With his new instrument in hand, Bernhardt was ready to implement stage two of his master plan. At a barbecue last July, he casually mentioned to his old friend Kris Thompson that he had just built a theremin --- and was amazed to hear that Thompson had just built one, too. It was at that moment that the guys made a solemn pact to form a theremin orchestra. But Bernhardt still had his duties at the radio station and actuarial functions to perform, and Thompson was busy making a name for his band Abunai!
Then, last December, Bernhardt heard about Terrastock, the April psychedelic music festival in Providence, RI. He got the organizers to book his orchestra. Now he only had to form the band. The call went out for theremin players.
Though pleased by the immediate response, Bernhardt soon found out that most of the candidates had so perfected their geekiness that none of them could make rehearsals. In desperation, Thompson cajoled his bandmate Brendan Quinn into joining, so that, if not exactly an orchestra, at least the idea of massed theremins would be maintained. Being a pop sort of guy, Bernhardt figured the band would need a back beat, so he enlisted his girlfriend Ramona Herboldsheimer, an old vet of the Boston scene, who currently plays drums for a band called Orans. This proved an unfortunate decision: the sharp sound of the drums, when added to the screech of the theremins, produced an unbearable cacophony. It was soon decided that Ramona would provide a little structure to their songs using a guitar instead --- an instrument that she had only been noodling around on for a couple months.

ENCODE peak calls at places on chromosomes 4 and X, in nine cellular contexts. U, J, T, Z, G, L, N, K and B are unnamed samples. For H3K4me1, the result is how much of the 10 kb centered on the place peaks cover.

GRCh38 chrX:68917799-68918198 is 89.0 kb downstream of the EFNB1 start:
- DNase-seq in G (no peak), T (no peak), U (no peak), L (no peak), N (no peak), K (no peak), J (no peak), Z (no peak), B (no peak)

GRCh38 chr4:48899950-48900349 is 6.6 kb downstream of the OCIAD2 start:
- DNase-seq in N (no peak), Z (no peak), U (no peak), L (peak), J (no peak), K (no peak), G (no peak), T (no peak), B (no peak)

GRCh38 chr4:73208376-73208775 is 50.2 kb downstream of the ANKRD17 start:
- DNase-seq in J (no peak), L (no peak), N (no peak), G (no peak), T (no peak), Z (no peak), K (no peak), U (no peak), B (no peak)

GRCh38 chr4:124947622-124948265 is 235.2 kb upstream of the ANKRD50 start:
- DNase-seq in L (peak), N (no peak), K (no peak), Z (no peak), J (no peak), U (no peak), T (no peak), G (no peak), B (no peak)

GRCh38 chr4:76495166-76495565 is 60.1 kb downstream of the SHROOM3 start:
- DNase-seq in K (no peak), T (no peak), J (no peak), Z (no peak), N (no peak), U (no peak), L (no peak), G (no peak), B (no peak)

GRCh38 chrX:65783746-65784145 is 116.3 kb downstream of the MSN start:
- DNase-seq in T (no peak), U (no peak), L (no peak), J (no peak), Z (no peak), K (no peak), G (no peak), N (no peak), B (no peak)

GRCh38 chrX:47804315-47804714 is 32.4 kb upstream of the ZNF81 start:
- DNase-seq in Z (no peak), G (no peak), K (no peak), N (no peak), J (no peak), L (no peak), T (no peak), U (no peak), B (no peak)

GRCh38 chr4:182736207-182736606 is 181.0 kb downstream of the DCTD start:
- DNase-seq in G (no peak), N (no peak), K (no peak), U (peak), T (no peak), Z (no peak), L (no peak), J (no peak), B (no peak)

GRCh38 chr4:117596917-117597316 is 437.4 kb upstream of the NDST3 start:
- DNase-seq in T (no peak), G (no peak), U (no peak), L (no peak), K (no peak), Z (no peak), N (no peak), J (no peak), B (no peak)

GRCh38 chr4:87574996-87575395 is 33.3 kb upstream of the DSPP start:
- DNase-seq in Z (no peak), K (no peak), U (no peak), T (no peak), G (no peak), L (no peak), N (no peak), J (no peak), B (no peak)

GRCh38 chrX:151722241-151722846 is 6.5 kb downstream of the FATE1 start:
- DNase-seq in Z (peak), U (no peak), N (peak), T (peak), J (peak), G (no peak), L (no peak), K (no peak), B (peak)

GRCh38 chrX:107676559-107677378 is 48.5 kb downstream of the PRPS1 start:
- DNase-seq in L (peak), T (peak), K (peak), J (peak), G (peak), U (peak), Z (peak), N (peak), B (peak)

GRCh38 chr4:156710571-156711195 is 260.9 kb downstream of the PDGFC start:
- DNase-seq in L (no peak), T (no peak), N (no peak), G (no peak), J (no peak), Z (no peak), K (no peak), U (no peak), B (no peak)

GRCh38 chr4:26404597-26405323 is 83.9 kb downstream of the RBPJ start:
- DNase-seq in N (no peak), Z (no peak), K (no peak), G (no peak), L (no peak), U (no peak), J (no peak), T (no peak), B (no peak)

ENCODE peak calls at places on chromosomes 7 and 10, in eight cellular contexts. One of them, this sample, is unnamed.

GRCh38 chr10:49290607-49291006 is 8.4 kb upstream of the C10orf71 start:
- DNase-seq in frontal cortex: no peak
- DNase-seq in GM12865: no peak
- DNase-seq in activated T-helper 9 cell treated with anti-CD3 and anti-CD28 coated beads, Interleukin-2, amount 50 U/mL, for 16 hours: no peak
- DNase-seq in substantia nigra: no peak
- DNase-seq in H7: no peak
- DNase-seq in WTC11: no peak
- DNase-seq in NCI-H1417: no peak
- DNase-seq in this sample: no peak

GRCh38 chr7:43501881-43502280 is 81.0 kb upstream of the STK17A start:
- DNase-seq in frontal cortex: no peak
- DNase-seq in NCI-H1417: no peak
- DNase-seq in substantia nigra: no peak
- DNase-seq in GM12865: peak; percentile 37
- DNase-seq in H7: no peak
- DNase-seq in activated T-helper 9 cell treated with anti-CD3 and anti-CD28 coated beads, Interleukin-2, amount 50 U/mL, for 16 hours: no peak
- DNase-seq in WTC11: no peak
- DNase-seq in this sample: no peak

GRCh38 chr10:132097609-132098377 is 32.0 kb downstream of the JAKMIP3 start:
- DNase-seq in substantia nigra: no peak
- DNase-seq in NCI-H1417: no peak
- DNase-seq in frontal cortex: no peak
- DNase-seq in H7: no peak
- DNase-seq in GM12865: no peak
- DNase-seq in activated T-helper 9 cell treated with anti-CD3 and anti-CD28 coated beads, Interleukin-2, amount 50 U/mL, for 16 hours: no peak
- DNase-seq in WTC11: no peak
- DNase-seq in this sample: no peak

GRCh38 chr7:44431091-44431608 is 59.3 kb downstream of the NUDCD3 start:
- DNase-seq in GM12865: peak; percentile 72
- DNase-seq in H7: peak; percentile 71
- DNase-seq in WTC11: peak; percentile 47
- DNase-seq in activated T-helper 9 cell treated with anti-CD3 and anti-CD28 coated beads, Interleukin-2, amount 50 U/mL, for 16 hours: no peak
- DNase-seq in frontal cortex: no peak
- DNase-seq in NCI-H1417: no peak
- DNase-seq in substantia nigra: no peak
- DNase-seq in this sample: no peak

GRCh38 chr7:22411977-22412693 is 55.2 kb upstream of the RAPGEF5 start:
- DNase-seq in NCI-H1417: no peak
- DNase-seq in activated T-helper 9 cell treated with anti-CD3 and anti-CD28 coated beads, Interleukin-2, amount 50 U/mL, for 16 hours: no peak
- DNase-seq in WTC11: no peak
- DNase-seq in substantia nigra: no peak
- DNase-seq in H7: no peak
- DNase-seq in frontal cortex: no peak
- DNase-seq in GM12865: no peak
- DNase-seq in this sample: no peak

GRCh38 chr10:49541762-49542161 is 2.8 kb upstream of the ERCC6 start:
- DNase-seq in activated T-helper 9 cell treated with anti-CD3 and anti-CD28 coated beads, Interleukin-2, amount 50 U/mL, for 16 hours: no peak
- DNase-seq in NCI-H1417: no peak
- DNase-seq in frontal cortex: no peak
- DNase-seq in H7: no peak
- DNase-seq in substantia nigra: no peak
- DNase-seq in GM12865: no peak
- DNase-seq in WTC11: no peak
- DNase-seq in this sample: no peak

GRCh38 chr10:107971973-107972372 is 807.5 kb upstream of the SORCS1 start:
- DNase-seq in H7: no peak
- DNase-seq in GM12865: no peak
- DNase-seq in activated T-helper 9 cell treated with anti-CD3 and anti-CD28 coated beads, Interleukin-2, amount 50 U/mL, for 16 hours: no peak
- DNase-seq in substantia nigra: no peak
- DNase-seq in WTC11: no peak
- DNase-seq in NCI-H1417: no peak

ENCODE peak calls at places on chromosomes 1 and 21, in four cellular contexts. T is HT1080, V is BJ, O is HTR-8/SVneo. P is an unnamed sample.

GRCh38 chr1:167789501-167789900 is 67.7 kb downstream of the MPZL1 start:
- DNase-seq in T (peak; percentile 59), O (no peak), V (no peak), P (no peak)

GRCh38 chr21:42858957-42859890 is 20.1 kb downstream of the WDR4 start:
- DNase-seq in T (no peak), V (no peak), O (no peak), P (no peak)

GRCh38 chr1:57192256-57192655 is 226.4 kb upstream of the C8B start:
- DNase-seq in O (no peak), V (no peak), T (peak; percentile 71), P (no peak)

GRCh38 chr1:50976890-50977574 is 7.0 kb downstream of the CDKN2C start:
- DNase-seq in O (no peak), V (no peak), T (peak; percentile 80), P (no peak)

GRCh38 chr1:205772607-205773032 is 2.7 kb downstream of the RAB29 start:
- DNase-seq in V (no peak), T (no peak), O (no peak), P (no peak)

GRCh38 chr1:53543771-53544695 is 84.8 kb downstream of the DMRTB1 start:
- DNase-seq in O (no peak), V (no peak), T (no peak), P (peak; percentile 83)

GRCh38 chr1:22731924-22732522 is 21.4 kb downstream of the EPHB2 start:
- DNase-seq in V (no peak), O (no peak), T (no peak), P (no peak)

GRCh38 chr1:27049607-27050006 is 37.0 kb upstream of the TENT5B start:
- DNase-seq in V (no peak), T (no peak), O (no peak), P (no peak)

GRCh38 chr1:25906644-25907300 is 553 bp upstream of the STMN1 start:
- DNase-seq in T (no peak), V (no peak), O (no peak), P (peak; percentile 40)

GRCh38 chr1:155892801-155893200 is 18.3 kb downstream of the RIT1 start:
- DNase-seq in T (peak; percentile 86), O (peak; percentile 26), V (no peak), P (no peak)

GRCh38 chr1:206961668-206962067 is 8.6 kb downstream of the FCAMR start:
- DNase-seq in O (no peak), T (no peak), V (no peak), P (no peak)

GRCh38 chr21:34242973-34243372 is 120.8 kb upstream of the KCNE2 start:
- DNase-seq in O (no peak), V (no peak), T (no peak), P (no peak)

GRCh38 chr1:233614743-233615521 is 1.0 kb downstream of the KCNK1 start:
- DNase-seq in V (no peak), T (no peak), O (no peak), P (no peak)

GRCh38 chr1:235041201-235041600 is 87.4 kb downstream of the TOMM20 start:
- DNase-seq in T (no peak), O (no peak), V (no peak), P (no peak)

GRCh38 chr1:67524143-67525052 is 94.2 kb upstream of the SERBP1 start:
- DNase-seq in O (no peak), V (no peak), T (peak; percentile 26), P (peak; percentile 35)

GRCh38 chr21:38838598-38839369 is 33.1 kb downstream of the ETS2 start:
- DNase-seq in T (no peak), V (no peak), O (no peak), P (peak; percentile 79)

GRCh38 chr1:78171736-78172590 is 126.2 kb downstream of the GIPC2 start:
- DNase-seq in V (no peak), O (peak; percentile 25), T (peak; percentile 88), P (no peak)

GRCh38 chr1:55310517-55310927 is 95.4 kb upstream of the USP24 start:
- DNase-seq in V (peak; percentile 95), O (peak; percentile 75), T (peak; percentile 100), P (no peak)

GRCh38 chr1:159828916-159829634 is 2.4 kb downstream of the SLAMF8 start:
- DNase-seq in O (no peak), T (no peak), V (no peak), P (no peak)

The question of material remained problematic. As a disciple of the learning-by-doing school, Bernhardt might've been expected to go DIY punk. Nothing could be further from the truth. Regarding the theremin, he is a true classicist. He cites former theremin maestros with reverence, and joins them in mourning the way the instrument was traditionally confined to making cheap sound effects for horror movies and sci-fi soundtracks. And he scoffs at the posers the theremin has attracted --- a point he drove home by naming his new group Lothars, an bitingly ironic reference to Lothar and the Hand People, the nearly forgotten 60s pop band. His voice dripping with contempt, he explains that they "made a big deal in the liner notes to their album about having this theremin called Lothar. But when you listen to the record, it's no place to be found." [Please read the webmaster's note at the conclusion of this article]